My biggest highlight of creating a blog has been that I have thoroughly enjoyed it. It has given me the opportunity to utilise a variety of my skills that I don’t often get to use in collaboration. I have been able to use my artistic abilities, my interest in scientific engagement, my background in science and passion for gender equality to contribute to a project that I am really passionate about.

However, my biggest challenge has been confronting issues in an industry I really loved. When I was pursuing my career in STEM, it was disheartening to find that the subject I enjoyed had barriers up to deter me. But this has led me to become involved in projects that address these issues for women in science and industry, finding a new passion in gender equality and wanting to address these problem for future generations.

What tips can you offer those who are looking to make a difference in STEM?

As long as you are consciously trying to make a difference in STEM, you will. Whether that is by simply making yourself aware of the issues that occur in STEM or by getting involved in projects, you will make a difference.

The best suggestion I can make for women in STEM is to become a role model, for example by becoming a STEM ambassador. Your presence as a female in STEM is enough to make an impact that will make a difference, helping to inspire young girls to pursue a career in STEM and realise their full potential.

How do you want to make a difference in the STEM environment?

I am really passionate about improving the representation of women in STEM industries. I want to prevent girls at a young age from being discouraged from pursuing further education in STEM and want to stop the ways gender stereotyping can affect the performance and participation of girls in STEM subjects.

What are your thoughts on Sheryl Sandbergs Lean In book and movement?

I am really looking forward to reading it, it is on my list of books to read. I am especially looking forward to Lean In For Graduates, released in April. I think the book (and the movement) has been able to help to make business a more accessible career avenue for women, helping to dispel myths that make a lot of women feel that they aren’t cut out for it. It will also be interesting to see whether the new book will encourage female graduates to feel confident in their abilities to start a business.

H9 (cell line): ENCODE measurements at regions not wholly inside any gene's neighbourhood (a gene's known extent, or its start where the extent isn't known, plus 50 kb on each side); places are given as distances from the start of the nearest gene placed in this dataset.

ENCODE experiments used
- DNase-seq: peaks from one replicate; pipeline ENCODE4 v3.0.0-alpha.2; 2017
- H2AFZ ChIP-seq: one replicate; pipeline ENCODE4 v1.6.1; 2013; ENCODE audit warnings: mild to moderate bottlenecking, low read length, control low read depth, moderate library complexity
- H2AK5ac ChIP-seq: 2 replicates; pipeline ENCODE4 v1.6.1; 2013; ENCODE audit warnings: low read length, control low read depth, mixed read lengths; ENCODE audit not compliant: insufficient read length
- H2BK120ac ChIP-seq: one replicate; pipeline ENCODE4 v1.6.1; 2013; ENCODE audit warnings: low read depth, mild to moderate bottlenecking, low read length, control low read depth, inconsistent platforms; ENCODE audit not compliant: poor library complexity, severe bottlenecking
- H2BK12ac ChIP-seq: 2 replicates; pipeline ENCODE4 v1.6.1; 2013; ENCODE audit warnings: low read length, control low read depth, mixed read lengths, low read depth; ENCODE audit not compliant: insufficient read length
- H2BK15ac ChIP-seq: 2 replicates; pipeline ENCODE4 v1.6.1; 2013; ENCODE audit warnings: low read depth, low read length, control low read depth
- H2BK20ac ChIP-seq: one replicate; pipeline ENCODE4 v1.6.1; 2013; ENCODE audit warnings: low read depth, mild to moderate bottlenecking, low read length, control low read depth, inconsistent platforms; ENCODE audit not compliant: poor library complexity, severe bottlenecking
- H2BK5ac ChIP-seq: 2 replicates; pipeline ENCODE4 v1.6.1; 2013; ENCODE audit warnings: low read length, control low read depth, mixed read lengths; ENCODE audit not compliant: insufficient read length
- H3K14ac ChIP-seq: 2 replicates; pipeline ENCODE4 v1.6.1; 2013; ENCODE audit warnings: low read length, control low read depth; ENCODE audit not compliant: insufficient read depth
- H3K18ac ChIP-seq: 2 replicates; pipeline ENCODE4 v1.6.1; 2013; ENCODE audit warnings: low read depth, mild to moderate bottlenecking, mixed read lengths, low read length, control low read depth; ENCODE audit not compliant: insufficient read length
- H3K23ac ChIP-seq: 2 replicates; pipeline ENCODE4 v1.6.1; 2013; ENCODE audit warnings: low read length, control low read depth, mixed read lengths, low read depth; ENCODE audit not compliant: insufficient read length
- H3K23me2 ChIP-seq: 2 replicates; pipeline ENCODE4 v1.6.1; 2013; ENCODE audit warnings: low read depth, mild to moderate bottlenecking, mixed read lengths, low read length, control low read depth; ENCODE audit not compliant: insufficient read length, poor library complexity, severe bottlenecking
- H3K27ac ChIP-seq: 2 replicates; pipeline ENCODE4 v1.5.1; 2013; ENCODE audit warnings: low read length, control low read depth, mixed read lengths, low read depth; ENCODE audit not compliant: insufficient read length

How has mentorship made a difference in your professional and personal life?

As a woman in science, female role models were specifically important to me. So, it is a rewarding feeling that by being a STEM ambassador that I could be somebody’s role model.

I also think that by assuming the role of a mentor, not only am I able to contribute to society and projects I am passionate about, but it has really benefited me. I think that by being a role model, it gives me the opportunity to not only improve my confidence and experience, but it has also has strengthened my own idea of what I have achieved.

Which other female leaders do you admire and why?

As a child I looked up to Michaela Strachen. I really identified with her and she inspired me to become interested in life sciences. That made it harder when last year she published her opinions in an article in the Daily Mail, where she discussed how women will always struggle in science as they aren’t as enterprising as men. As I grew older, I looked up to Professor Alice Roberts. She was another woman in science that inspired me and I could identify with, especially as she studied Anatomy at Cardiff University.

I think the biggest influence on who I am today, outside of family members, is someone who fairly recently triggered a massive change in the way I think. Until my second year of university, I, like a lot of science students, just learnt everything as if it were the law. However, during a lecture Professor Jenny Kitzinger (a Professor of Media and Communications Research) came into to talk to use about cultural, social and ethical dimensions of coma and severe brain injury, as we were learning the neuroscience of consciousness. She taught me to question science. That has contributed to a massive change in my attitude towards science, that is was in fact a community that in some ways needs to change.

What is one word that sums up where you have got to today?


Women in Business: Jean Martin, CEB

Jean Martin

Jean Martin

Jean Martin’s infectious enthusiasm coupled with her deep knowledge of human resources lead Chief Human Resources Officers at some of the world’s top organizations to look to her and CEB for guidance on the critical problems keeping them up at night.